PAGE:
The three pension user forums drew participants including representatives of citizen groups, research organizations, legislative/oversight groups, bond rating agencies, academics, and financial analysts. The two discussions of financial projections drew participants including municipal analysts and representatives of taxpayer associations and citizen groups.
Roundtables and forums allow constituents to offer feedback in a more relaxed setting and do not require the preparation of formal testimony. A valuable aspect of such discussions is that they allow for dialogue among the participants, which tends to raise issues that otherwise might not have been mentioned. When held as part of the formal due process on a GASB proposal, this format also allows for exchange between participants and the Board members.
In recent years, the GASB has made both roundtables and forums more accessible to its constituents by allowing participation by telephone. Now you can take part, with a minimal time commitment, no matter where in the country you are located.
During the comment period on the GASB’s Exposure Draft, Accounting and Financial Reporting for Pensions, which was issued in July 2011, the Board received 650 comments, but only about 40—just over 6 percent—of these were submitted by those in the user community. Similarly, during the comment period on the Preliminary Views, Economic Condition Reporting: Financial Projections (issued in December 2011), only 14 of 171 comment letters—just over 8 percent—were submitted by users. While users were instrumental during the research phase of both of these major initiatives, and did participate in the user forums and discussions mentioned above, the user community was surprisingly quiet at the moment when the GASB needed confirmation that what it proposed was what you need—or, that it fell short of the mark.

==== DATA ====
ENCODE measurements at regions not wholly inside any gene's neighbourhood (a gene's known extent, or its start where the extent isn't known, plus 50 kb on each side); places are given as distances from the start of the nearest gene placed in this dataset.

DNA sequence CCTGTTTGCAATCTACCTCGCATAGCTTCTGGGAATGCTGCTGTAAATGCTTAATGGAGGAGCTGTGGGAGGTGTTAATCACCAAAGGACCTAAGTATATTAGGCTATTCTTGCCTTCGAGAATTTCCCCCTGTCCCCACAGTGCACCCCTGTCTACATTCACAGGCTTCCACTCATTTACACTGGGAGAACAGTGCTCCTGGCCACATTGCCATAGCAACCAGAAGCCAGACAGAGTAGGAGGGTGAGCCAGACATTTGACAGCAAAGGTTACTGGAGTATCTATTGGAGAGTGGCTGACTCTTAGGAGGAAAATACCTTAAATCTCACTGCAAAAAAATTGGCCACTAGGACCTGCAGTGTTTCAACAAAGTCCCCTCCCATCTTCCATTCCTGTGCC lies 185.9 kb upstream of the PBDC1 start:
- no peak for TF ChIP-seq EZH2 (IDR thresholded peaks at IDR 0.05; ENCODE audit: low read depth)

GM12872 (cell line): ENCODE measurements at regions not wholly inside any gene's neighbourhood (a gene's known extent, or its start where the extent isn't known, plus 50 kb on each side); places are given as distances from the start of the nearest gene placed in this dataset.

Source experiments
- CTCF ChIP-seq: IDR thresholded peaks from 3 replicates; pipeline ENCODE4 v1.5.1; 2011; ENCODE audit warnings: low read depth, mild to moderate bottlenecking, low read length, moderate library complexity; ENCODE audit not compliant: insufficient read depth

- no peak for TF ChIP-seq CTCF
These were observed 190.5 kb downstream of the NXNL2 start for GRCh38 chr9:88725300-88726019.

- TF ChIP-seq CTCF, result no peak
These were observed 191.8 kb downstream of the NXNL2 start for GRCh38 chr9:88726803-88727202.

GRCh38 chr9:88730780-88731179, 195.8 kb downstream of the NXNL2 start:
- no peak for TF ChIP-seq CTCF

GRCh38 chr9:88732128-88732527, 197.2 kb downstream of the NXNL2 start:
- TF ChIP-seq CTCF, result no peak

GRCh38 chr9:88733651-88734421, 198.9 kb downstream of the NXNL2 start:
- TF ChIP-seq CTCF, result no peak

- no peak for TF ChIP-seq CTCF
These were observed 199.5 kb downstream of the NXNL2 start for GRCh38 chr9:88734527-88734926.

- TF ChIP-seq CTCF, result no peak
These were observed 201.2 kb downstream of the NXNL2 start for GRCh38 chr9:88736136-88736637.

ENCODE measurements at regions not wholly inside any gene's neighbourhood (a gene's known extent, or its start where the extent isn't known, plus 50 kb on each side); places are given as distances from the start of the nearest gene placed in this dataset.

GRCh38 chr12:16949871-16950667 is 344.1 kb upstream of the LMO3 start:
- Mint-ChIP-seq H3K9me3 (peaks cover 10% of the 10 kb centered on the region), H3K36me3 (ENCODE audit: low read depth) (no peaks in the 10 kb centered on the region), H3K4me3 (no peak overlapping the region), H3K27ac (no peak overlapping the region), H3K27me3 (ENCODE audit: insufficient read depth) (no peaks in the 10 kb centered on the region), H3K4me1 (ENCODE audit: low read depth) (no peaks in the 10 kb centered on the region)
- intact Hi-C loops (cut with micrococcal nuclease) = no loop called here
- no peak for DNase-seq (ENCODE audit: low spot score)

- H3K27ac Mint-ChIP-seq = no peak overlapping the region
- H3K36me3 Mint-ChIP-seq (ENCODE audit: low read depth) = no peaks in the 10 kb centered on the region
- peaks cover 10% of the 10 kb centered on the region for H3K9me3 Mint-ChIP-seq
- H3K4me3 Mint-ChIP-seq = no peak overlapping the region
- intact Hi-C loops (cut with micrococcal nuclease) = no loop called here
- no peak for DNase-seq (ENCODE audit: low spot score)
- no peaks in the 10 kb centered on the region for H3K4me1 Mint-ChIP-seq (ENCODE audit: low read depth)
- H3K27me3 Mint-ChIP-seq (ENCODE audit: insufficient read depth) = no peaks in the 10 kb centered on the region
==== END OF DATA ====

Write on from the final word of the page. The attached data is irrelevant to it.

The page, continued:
Again, we understand how busy you are. Just as your input is critical to guide the GASB during the research phase, it is equally indispensable during the actual standards-setting process to see your formal comment on whether the GASB got the right answer.
If just a fraction of the users of governmental financial information completed a single survey, commented on one proposal, or participated in one roundtable discussion, user forum, or interview each year—and if current participants did just one more of any of those things—then the level of user involvement would grow significantly. And, quite possibly, the GASB’s standards would lead to even more useful information as a result.
If you did not realize that you can help to shape the type of information you receive in state and local government financial reports, then you might be interested to learn that a single, convincing argument from any quarter can influence the decisions made by the GASB members. If you thought sharing your views is too time consuming, then we encourage you to take advantage of the changes the GASB has made to make your participation easier.
It you would like to discuss how you can become more involved in the GASB process, contact Kip Betz at the GASB, either by email (email@example.com) or by telephone at (203) 956-5201.